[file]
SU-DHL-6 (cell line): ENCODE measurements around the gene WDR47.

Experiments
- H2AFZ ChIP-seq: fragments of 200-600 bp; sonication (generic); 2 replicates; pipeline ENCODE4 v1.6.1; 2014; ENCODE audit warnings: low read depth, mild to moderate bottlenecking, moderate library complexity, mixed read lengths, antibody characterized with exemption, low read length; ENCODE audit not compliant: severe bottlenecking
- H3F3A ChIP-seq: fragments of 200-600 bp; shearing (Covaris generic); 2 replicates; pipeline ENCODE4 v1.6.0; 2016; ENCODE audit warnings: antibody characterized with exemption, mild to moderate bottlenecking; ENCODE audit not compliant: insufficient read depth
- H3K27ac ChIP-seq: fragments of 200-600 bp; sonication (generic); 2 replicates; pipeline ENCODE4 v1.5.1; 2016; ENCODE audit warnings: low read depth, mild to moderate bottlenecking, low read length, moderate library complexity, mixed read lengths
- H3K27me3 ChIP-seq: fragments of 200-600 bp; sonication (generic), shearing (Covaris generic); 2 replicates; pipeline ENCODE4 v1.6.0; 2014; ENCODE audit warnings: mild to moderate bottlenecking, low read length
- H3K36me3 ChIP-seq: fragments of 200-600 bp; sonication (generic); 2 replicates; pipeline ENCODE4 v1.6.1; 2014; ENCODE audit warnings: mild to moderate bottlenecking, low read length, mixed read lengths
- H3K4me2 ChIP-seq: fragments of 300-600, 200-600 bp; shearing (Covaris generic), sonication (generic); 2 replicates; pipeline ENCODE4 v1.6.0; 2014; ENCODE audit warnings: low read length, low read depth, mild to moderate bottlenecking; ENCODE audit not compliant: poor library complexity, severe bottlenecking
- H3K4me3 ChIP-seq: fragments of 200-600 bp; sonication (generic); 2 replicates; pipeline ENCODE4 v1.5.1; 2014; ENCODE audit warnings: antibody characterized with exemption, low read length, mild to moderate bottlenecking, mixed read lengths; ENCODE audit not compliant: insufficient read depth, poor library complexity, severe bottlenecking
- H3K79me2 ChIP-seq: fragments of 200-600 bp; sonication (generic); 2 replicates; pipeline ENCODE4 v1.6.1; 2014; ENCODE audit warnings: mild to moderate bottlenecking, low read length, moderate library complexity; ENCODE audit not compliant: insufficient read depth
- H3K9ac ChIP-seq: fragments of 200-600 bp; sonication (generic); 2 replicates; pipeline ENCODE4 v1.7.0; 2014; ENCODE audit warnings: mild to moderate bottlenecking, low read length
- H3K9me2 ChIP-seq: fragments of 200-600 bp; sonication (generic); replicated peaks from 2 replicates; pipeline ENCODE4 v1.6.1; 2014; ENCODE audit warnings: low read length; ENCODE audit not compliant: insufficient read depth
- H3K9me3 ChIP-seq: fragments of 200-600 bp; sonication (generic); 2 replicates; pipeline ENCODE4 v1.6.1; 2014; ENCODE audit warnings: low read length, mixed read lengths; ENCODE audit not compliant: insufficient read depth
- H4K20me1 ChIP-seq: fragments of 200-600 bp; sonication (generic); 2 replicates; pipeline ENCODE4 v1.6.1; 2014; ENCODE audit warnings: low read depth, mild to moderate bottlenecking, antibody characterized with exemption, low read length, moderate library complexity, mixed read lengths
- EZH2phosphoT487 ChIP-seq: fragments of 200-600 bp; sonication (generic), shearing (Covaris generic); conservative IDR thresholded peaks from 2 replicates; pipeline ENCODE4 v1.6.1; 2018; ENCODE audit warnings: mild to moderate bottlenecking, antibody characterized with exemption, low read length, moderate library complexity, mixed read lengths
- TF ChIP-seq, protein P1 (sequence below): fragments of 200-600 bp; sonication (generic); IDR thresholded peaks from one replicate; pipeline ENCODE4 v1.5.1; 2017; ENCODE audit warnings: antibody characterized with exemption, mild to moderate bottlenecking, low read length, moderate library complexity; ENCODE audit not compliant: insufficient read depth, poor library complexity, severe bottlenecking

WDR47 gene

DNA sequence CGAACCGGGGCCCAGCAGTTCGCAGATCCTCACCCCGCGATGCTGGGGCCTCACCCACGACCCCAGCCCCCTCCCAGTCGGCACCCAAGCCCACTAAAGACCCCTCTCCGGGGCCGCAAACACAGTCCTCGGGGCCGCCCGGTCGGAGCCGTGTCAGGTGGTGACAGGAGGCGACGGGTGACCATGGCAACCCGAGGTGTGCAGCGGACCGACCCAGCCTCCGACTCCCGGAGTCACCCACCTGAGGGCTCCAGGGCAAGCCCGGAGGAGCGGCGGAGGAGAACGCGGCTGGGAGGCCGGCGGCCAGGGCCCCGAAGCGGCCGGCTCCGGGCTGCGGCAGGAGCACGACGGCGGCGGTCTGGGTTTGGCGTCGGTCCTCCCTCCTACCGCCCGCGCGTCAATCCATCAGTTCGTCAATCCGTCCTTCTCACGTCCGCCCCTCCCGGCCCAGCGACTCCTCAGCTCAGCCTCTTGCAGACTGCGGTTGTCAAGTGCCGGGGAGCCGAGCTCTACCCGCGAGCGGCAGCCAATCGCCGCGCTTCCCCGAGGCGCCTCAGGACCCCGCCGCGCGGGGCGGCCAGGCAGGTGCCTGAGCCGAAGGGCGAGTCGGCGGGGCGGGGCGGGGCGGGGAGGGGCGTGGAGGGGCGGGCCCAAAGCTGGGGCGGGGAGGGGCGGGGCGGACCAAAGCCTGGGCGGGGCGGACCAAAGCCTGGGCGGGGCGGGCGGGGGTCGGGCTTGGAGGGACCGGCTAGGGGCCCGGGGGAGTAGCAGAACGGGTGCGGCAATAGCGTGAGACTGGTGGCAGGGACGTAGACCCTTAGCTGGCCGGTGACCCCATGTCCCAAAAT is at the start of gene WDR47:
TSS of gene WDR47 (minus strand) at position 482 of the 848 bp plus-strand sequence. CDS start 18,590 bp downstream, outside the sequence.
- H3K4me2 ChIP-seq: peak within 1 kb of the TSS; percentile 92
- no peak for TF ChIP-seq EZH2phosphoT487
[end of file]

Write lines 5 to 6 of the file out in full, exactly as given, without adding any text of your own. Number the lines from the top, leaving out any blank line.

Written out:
- H3K27ac ChIP-seq: fragments of 200-600 bp; sonication (generic); 2 replicates; pipeline ENCODE4 v1.5.1; 2016; ENCODE audit warnings: low read depth, mild to moderate bottlenecking, low read length, moderate library complexity, mixed read lengths
- H3K27me3 ChIP-seq: fragments of 200-600 bp; sonication (generic), shearing (Covaris generic); 2 replicates; pipeline ENCODE4 v1.6.0; 2014; ENCODE audit warnings: mild to moderate bottlenecking, low read length